I wake up to an old radio alarm clock, whose murmuration of politics penetrate my dreams in very weird ways for half an hour until I’m conscious. Then while I’m hunched over a cup of tea I tune into my saviour, the hero we need but don’t deserve, Norman Swan. He soothes and assures my little brain (coked up on Trump-heavy headlines absorbed in dreams) in his calming brogue; now I’m ready for the day. Maybe while I’m getting ready for work I’ll squeeze in an episode of the 7am Podcast – a perfect dose of righteous indignation, but episodes are only 15 mins so I can’t stay mad for long. While I’m working I’ll be carefully going through my favourite albums. This week it’s been a mix of The Kick Inside by Kate Bush, One Life Stand by Hot Chip and The Essential Willie Nelson. Last week it was Ziggy Stardust and Swamp Dogg’s Love, Loss and Auto-Tune. Once I finish work I slip on my headphones and listen to something absorbing while I go for a run – maybe The Guilty Feminist (inclusive and forgiving feminism), Pretty for an Aboriginal (the inimitable and hilarious Nakkiah Lui and Miranda Tapsell) or 99% Invisible (Roman Mars does NOT look like what he sounds like). Same again while I’m cooking dinner, maybe an audiobook. Once it’s time for bed, if I can’t sleep (most nights) I’ll set my podcasts on a timer and drift off to the soft mutterings of Feminist Folklore or National Geographic.

This is a LOT. I can see it is. But if I turn off the background noise, sit quietly, start thinking, my own anxieties bubble up; climate change, how to survive this pandemic with any kind of future career, my family. So I listen – constantly – instead, and get through each day.


Mirror Sydney

Julia Tsalis, Program Manager

I have been listening to Vanessa Berry’s new podcast Mirror Sydney. This is her first venture into podcasting but draws on a lifetime of looking closely at the places and buildings around her. Casting not so much a sharp eye, but a loving, inquisitive eye open to wonder.

You may be familiar with Vanessa’s blog and book of the same name. If you are, the podcast is another way to experience Vanessa’s insight and willingness to go right down the bunny hole of finding out about a place that catches her eye. If not, you have many joys awaiting you. Listen to the podcast, go back and dip into places of interest on her blog, accompanied by photos of the places she talks about, and read her book with beautiful hand-drawn maps.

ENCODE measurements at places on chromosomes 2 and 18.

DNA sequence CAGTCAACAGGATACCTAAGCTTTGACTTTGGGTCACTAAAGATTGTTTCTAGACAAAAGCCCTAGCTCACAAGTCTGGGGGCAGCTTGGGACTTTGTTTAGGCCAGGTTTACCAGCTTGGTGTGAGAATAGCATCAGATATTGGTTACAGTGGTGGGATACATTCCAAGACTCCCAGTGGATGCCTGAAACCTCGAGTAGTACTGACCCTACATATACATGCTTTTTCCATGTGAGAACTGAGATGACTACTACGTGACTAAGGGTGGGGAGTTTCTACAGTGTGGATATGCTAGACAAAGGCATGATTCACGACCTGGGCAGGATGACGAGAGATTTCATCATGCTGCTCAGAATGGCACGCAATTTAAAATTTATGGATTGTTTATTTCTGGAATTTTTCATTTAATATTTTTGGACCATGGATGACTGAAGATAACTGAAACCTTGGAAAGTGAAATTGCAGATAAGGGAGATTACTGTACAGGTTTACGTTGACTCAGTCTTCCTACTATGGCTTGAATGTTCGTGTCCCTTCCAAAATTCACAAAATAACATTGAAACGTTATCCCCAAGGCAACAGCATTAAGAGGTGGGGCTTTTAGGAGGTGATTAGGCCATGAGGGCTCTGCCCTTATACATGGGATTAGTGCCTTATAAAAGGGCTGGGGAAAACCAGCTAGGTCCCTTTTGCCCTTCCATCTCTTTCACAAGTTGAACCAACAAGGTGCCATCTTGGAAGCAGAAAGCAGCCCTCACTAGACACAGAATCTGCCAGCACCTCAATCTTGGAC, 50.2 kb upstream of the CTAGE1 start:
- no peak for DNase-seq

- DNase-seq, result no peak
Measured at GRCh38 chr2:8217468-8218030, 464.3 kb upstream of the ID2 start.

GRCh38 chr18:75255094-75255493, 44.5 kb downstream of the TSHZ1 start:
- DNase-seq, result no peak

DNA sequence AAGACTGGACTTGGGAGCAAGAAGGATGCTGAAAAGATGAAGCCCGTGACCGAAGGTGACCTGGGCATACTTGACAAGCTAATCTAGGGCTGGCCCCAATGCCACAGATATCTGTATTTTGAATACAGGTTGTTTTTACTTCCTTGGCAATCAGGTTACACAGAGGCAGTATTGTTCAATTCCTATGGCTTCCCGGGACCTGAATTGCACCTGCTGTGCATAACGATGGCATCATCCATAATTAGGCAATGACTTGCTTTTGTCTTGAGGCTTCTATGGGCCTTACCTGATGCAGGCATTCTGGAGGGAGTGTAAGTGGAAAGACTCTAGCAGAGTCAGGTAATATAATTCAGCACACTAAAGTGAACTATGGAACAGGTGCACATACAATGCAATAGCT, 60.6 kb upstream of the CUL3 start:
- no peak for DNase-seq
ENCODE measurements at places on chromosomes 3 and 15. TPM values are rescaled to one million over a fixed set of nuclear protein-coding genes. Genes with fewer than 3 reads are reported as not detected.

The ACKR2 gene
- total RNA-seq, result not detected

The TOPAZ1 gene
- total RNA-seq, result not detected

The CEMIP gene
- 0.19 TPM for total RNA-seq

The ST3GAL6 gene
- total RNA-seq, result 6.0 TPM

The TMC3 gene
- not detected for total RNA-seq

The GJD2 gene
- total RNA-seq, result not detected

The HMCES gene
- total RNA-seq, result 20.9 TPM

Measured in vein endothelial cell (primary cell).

Vanessa’s work is a reflection on ‘places on the margins, places otherwise ignored or soon to disappear or somehow outside the regular pace of the city’. In her work Vanessa acts as a guide through Sydney for those of us who live here, but so often just rush past, maybe glancing at something unusual and briefly wondering about it but not much more. She becomes your more inquisitive self, always looking closely and with an open heart at what’s around her, willing to pursue those fleeting moments of wondering about a place and providing us with a wealth of stories and information.

There are currently three episodes available. One on the soon to be closed Carlingford to Clyde rail line with a branch that used to service the factories and had the stations named after those factories. In ‘Tales of Tempe Tip’, Vanessa places this second hand shop in its social context and recognises its simple everyday importance. I particularly enjoyed ‘The West Side and the Mona Lisa’ as it is set in my suburb of Marrickville and as so often happens after reading something by Vanessa it sets you off on an exploration of your own to re-look at places that you’d barely noticed.

In a city that so often feels (and is) on the edge of being replaced by apartment buildings, cafes, and new roads Vanessa is the city’s witness and scribe – taking note of what is here now and marking it as important with her attention.